Least Privilege Access

Users are granted the minimum level of access necessary to perform their tasks; this is defined by the security team on a group-by-group basis, becoming more granular as your ZTNA maturity improves. 

Dynamic Access Control

Access is granted or denied based on contextual factors that interconnect – from user roles, to device health, and account behavior. 

This allows for adaptive responses to changing conditions and potential threats.

Rapid Re-Authentication

ZTNA solutions securely cache authentication tokens and user credentials. This allows for rapid re-authentication without latency issues; this speed is also achieved by architecture that queries the changes that have occurred since the last session, rather than re-checking every aspect of every credential.  

Application-Level Segmentation

ZTNA reassesses how services are offered to a user. Once connected, IP addresses, services, and devices remain unlisted to the rest of the network. By relying solely on this one-to-one connection between a user and a service, the scope for lateral movement is greatly diminished. 

ZTNA vs VPN: A Rapid-Fire Comparison

When a user logs in via VPN, they are given access to the entirety of that relevant network. ZTNA solutions, on the other hand, identify the validity of an authorized user, and then provide access directly to the application or workload being asked for, rather than the entire network.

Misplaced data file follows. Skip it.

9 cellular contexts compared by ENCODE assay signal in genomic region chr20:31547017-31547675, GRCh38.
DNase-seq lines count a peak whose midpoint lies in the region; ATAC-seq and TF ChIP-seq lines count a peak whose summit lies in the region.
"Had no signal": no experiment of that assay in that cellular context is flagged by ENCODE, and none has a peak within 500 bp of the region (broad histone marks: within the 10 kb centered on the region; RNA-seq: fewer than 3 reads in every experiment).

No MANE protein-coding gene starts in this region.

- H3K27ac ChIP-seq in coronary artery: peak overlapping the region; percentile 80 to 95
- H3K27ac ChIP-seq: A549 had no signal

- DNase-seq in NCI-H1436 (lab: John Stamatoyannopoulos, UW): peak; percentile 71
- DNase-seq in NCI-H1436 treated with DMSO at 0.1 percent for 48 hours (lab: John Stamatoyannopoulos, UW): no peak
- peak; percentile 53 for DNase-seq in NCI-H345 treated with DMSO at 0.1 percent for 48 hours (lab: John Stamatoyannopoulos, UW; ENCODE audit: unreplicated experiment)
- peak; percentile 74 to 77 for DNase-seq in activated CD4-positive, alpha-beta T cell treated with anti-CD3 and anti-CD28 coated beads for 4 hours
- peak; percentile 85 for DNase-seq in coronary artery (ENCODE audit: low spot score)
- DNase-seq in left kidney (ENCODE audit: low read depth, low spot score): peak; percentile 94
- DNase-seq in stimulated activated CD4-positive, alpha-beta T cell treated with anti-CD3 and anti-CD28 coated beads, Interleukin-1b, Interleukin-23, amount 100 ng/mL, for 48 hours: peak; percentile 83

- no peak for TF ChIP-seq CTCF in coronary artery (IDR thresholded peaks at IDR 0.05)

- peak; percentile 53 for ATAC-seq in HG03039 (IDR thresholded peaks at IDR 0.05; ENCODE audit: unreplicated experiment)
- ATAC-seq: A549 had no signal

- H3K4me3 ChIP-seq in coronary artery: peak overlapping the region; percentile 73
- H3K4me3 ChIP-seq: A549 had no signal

From a hardware standpoint, ZTNA tools are very different from VPNs, as the latter often require on-premises service that users then need to connect to – getting them past the perimeter firewall. ZTNA, on the other hand, is often configured on a cloud basis, and integrated with an organization’s pre-existing Identify and Access Management (IAM) systems. 

It then takes into account the user, behavior, and application itself before granting individual access.

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Best Practices for Implementing Zero Trust Network Access

Best practices of ZTNA implementation occurs across three main phases. 

Phase 1 – Setup

This phase regularly begins with a replacement of an enterprise’s existing VPN solution. If there are no current remote access protocols in place, the setup phase can take longer. This is because, at the beginning of implementation, ZTNAs can benefit from similar access levels as a remote access VPN. 

Without this architecture to work off of, it will require the full process of identifying and assigning access levels to all the different groups within an organization. 

Once an end-user is newly enrolled, the ZTNA client detects when they are no longer connected to the internal corporate network. As soon as they are on public or home WiFi, all internal application data is redirected through the ZTNA solution. 

Phase 2 – Micro segmentation

Once the user groups are in place, it’s time to start defining access policies. User identity attributes allow an enterprise to provide specified access to segmented parts of applications.